PEOPLE ON THE MOVE

Bangkok, 27 July 2014

Well, I’ve received my transfer orders. I’m moving to Bangkok to take over our office there. So my wife and I have been down in Bangkok for the last week, looking for a place to stay. For the moment, we’re renting an apartment which we got through AirBnB. It gives right onto the Chao Phraya River, which runs through the middle of the city and around which the city grew. So as we have breakfast in the morning before we go out apartment-hunting we can watch the traffic on the river: the empty barges, riding high

ships on river 002

the full barges, with water to their gunwales

ships on river 005

the express boats crowded with commuters darting in between as they weave their way from bank to bank.

ships on river 001

But what also catches my eye is this temple on the other side of the river

temple across the river 001

and it always reminds me of … China. Or rather, a certain corner of China, the Xishuangbanna Dai Autonomous Prefecture. This is way down in the south of Yunnan province, squeezed between Laos to the East and Myanmar to the West. A few years back, we spent a Dragon Boat Festival holiday in the prefecture’s main town, Jinghong, in a beautiful house which was built from elements scavenged from traditional houses that were being torn down in China’s rush to modernity.

Yourantai-interior

It too gave on a river, the Mekong in this case (although the Chinese don’t call it that; it’s the Lancang River to them), and there too we could gaze down on the river while having our breakfast.

Yourantai-view of the river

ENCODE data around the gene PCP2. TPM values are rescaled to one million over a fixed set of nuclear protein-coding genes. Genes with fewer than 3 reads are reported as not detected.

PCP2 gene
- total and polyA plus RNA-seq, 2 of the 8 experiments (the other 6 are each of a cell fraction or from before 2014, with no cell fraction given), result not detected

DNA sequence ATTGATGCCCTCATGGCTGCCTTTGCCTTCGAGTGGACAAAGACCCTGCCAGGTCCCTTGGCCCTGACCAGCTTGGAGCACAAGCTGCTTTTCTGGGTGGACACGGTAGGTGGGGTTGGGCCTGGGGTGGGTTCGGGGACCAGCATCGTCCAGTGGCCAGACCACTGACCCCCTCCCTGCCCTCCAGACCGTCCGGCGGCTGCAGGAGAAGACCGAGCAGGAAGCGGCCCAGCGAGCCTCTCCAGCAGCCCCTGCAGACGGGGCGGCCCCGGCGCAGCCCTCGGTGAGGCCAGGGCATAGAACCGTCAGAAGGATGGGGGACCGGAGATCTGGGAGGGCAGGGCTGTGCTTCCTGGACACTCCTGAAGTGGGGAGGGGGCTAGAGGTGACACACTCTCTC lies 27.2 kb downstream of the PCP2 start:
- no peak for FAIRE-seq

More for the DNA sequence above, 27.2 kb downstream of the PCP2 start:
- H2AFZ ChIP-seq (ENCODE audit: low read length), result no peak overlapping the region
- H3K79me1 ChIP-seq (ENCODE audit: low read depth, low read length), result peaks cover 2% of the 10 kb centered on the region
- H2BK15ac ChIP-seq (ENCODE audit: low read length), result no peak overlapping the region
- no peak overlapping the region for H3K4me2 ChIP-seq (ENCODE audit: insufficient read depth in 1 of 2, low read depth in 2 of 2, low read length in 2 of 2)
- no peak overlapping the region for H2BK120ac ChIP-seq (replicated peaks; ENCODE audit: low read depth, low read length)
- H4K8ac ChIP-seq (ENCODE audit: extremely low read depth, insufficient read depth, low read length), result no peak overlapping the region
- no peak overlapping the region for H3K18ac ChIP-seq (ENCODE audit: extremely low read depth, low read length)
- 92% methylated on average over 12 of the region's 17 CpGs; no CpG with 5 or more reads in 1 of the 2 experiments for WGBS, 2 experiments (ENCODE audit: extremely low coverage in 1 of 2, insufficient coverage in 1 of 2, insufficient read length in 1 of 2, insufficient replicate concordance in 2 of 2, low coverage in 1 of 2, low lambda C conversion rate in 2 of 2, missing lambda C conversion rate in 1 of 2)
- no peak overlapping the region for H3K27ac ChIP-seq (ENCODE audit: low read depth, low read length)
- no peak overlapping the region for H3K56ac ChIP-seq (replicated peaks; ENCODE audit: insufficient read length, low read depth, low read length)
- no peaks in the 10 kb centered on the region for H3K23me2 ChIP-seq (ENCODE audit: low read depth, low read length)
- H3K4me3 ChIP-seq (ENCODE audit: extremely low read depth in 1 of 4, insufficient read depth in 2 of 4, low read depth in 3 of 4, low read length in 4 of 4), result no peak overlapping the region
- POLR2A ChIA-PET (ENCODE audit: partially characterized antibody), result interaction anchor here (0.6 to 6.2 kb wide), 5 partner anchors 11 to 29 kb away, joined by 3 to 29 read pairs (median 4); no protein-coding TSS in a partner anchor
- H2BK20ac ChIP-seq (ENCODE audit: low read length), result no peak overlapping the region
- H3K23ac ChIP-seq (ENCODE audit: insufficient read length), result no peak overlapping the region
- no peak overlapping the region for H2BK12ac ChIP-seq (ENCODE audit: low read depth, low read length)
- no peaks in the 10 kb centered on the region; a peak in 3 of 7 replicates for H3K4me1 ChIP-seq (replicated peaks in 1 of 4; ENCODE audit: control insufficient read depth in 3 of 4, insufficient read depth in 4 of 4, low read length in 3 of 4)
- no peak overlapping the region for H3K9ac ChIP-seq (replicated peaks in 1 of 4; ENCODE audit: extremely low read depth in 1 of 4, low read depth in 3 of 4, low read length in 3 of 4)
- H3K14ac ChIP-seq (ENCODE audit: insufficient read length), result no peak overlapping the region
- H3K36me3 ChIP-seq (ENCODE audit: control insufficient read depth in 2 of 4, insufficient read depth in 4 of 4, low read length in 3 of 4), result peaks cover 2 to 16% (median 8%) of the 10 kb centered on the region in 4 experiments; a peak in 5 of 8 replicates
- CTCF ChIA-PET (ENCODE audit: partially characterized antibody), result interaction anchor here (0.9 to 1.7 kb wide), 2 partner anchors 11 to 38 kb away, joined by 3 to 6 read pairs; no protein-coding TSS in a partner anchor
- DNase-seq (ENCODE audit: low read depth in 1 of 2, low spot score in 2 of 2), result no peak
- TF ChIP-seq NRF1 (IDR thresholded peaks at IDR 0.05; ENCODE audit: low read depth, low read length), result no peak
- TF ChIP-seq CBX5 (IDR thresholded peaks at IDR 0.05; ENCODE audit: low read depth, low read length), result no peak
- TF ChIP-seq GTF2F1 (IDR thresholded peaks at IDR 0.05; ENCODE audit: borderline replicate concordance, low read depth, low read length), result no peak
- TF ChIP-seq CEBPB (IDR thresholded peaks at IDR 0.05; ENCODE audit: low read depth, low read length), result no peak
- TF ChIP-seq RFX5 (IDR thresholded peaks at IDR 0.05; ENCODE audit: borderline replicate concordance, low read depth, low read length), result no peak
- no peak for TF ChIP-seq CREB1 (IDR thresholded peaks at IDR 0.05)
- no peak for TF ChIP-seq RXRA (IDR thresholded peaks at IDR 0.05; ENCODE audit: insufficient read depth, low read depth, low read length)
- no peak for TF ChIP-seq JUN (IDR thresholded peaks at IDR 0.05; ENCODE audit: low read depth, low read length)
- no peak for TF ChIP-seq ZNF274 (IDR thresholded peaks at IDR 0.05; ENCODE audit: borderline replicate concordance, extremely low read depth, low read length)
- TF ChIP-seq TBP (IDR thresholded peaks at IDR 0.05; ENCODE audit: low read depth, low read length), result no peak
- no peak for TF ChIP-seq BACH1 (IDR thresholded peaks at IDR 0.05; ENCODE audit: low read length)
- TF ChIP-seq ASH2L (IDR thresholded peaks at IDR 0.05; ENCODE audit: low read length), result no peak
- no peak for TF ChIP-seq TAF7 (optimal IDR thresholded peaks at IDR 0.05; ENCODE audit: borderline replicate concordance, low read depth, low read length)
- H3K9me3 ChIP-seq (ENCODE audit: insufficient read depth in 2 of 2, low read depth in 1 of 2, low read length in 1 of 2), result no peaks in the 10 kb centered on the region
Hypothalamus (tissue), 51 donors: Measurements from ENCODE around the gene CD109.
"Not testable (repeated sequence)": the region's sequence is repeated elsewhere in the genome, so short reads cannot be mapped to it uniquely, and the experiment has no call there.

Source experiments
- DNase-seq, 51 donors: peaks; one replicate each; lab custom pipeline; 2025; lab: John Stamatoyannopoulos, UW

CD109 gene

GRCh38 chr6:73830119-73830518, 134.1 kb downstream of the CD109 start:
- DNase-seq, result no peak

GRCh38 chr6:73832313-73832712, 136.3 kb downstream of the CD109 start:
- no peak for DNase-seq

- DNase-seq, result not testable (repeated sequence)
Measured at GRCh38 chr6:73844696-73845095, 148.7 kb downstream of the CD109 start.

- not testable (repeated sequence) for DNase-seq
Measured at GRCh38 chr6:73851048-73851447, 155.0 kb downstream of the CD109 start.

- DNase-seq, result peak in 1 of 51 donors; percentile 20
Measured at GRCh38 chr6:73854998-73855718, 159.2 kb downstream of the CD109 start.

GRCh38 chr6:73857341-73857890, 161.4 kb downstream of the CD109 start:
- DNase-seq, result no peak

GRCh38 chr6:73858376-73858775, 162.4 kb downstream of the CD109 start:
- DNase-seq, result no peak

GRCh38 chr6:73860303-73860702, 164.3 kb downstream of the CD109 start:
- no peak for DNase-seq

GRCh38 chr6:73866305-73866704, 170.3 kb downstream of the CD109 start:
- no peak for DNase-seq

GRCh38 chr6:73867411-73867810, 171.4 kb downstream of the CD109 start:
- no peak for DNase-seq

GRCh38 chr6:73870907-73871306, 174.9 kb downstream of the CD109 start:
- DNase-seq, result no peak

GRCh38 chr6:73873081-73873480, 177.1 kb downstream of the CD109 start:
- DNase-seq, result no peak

The temples in Jinghong are built in the same style as the one I see across my breakfast table, or at least the newer establishments are.

Mange-Buddhist-Temple-Jinghong-XishuangBanna

The older temples in the area are somewhat more sobre.

temple Xishuangbanna

This very obvious echoing of the Thai style has a simple reason. The Thai people (Dai people in this part of the world, hence the name of the prefecture) originally came from southern China. Then, for reasons which may have to do with the southwards migration of the Han Chinese, a portion of them upped sticks in the first millennium AD and started wandering south through Laos and Myanmar until they settled in what is now Thailand. But they left echoes of their culture behind, reflected in the designs of the temples but also in the language – many of the signs in Jinghong are in Thai as well as in Chinese.

The local culture (Thai and non-Thai; the ethnic mix in this part of the world is quite bewildering) is threatened with submersion in the Han culture – recall that this is why the Thais probably originally started migrating southwards. Until the 1950s there were few Han Chinese in this part of Yunnan – they were afraid of the malaria, which was then endemic. But the Chinese communists vigorously promoted programmes which eradicated the malaria. They then brought in poverty-stricken migrants from other parts of China and put them to work cutting down the jungle and planting rubber trees in its place, so now the hills around Jinghong are monotonously covered with acre after acre of rubber trees. These are all clones from the same genetic line. Those who know about these things predict that sooner or later (probably sooner rather than later) a rubber tree virus from Brazil will arrive here and wipe out every single rubber tree: an environmental disaster of epic proportions.

In the meantime, the descendants of the miserably poor Chinese who were sent to Xishuangbanna to plant and tap all those rubber trees still live in miserably poor Chinese villages, scorned and resented by the local populations.